Chinese Conquer Prato
Known locally as St. Beijing, the Chinatown of Prato has been the mecca of what some residents call the “yellow invasion” since the early 1990s. Here, one can see the styles of Italian high fashion made with a traditionally Chinese approach in manufacturing; cheap labor and plagiarizing. Basic labor laws are avoided to be able to purchase tags that read “Made in Italy”. Sometimes working as long as 24 hours straight, sweatshop laborers sit in small rooms, often with their children, and sow and mend, and cut and measure in conditions that are considered illegal by European labor laws. As is symptomatic with globalization, cheap, efficient, and fast production is valued higher than the quality of treatment of the worker.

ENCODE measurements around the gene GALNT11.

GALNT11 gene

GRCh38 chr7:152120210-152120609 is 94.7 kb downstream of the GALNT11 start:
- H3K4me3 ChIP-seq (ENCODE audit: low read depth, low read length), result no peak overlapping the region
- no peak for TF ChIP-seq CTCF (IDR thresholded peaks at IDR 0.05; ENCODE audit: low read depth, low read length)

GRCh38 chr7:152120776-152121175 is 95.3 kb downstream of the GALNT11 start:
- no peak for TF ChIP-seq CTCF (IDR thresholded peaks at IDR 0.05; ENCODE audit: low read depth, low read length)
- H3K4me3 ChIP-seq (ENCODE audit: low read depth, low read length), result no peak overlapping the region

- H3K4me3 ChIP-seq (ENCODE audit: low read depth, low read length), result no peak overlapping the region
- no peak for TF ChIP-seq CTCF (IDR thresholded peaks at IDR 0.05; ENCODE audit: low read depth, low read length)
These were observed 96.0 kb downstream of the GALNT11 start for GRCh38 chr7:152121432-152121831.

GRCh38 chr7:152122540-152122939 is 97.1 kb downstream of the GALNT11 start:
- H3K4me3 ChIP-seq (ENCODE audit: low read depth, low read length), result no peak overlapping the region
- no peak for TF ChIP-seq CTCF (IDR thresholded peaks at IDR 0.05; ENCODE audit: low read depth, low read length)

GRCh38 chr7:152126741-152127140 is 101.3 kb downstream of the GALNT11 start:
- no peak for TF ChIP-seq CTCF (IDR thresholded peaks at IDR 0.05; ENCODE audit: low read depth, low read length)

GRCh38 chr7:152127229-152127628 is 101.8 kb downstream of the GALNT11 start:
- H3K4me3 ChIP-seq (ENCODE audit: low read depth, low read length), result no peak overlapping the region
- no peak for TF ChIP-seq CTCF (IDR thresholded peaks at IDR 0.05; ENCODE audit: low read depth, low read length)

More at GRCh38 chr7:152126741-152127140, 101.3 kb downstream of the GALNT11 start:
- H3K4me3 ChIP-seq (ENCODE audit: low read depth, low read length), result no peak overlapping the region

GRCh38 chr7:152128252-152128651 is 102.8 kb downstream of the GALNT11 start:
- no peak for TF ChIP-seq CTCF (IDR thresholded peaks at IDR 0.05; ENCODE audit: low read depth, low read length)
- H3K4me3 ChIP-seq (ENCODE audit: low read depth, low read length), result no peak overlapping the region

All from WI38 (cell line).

Today, clothing isn’t the only business where the Italians have competition in Prato. As a new waves of Chinese wash into Italy, even traditional Italian businesses such as wineries are becoming target for capitalizing. Prato has become a strange child of globalization. In fact, because of the boom of Chinese entrepreneurship, Prato would be left in danger economically if the visitors from the Far East were to go home. The streets are populated by two separate cultures that are very slow in learning to work with each other.